The research from Communicus indicates that Budweiser’s “Brotherhood” spot aired last year was the most effective at winning the consumer over at the cash register. Of note, Ace Metrix last year pegged the spot as its most effective.
This year, Brand Keys’ latest Super Bowl Engagement Survey [pdf], which measures how advertisers’ brand engagement ratings will be affected by their Super Bowl spots, has determined that Doritos, Coca Cola, Hyundai, and M&M’s will be the biggest “winners” in engagement. At the other end of the spectrum, Intuit, TurboTax, Squarespace and Volkswagen will likely lose the most engagement points.
Volkswagen may not score engagement points, but it can at least boast to having its Super Bowl ads shared online more than any other brand. With the VB&P survey indicating that 7 in 10 Americans will pay attention to ads before the game, 52% will re-watch ads online after the game, and that 36% will share their favorite ad, there’s a significant opportunity for additional exposure before and after the big game. Unruly has taken a look at the statistics regarding Super Bowl ad shares (sources here, here, here and here), and has come to the following conclusions:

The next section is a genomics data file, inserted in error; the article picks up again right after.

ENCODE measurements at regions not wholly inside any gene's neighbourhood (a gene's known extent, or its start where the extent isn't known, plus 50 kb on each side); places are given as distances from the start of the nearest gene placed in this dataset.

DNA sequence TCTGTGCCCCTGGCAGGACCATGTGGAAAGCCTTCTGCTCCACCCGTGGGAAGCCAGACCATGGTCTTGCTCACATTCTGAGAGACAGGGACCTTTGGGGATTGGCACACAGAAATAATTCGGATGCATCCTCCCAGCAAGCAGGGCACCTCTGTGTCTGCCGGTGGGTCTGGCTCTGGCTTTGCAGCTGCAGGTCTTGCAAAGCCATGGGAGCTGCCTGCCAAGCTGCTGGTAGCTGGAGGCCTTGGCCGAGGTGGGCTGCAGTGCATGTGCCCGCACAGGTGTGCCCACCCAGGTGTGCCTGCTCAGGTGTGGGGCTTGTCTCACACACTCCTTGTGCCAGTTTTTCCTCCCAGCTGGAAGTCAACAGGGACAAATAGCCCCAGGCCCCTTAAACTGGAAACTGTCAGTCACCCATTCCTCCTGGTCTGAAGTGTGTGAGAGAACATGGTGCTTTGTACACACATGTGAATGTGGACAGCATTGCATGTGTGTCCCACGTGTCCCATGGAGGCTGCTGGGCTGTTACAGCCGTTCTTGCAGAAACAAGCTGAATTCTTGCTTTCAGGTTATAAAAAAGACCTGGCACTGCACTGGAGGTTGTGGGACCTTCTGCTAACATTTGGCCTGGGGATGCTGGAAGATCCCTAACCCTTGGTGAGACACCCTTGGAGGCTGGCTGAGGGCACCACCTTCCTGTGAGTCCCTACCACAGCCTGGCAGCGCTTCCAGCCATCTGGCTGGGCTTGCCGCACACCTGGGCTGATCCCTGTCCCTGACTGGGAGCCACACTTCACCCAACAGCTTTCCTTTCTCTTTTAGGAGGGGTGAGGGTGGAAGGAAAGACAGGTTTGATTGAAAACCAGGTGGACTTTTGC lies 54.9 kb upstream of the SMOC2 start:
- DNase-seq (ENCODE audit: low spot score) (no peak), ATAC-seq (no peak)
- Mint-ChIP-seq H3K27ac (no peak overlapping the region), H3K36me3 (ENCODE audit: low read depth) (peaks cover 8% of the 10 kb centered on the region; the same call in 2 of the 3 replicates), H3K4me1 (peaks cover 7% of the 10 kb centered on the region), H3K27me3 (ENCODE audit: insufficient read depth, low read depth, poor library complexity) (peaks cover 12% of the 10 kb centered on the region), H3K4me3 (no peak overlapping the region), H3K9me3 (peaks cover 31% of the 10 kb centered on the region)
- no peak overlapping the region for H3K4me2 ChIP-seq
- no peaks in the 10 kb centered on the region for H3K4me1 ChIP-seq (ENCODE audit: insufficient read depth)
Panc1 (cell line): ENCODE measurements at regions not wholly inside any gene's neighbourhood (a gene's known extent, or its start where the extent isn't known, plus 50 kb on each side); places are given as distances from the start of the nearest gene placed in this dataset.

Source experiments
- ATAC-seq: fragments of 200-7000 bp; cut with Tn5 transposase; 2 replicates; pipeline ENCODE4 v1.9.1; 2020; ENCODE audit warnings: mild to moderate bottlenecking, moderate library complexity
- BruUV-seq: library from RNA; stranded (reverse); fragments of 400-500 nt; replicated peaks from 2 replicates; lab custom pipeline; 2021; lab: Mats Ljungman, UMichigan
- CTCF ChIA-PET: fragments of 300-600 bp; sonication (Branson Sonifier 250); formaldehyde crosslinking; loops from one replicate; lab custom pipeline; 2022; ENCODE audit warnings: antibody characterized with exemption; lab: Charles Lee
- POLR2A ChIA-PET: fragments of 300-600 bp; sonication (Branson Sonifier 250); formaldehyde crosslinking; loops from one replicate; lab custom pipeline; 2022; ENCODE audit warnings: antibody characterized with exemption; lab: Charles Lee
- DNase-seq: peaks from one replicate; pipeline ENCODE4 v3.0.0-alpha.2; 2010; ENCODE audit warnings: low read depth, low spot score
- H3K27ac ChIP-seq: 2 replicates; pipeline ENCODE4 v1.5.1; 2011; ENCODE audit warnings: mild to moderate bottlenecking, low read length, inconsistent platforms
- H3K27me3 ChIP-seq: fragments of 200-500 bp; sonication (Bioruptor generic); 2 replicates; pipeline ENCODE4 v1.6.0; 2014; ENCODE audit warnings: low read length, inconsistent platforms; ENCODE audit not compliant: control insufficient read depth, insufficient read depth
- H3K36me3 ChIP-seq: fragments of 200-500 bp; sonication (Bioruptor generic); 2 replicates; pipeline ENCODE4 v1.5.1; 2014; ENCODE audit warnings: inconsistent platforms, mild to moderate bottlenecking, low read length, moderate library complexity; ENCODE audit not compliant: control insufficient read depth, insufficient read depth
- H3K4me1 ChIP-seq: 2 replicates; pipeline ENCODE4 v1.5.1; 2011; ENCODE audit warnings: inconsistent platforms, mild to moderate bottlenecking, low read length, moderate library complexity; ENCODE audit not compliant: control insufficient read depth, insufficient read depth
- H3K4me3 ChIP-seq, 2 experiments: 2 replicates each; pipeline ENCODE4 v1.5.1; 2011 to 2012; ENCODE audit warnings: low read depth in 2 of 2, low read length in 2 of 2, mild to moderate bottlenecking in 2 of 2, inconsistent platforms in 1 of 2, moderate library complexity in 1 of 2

A round-up of some other interesting statistics concerning Super Bowl ads follows.
Fun fact to end with? According to the Census Bureau, as of July 1 2012 the populations of Seattle and Denver were almost exactly the same, with the former having just 270 more residents (0.04% more) than the latter.
A roundup of data from the 2013 Super Bowl can be found here.
Topics: Automotive, Brand Loyalty & Purchase Habits, Connected Device Comparisons, Creative & Production, Household Income, Marketing Budgets, Men, Mobile Phone, Paid Search, Return on Investment, Search Engine Optimization, Social Media, Social TV & Multi-Screening, Spending & Spenders, Sponsorships, Sports, Tablet, Top Brands, Traditional, TV Advertising, TV Audiences & Consumption, Video, Women, Youth & Gen X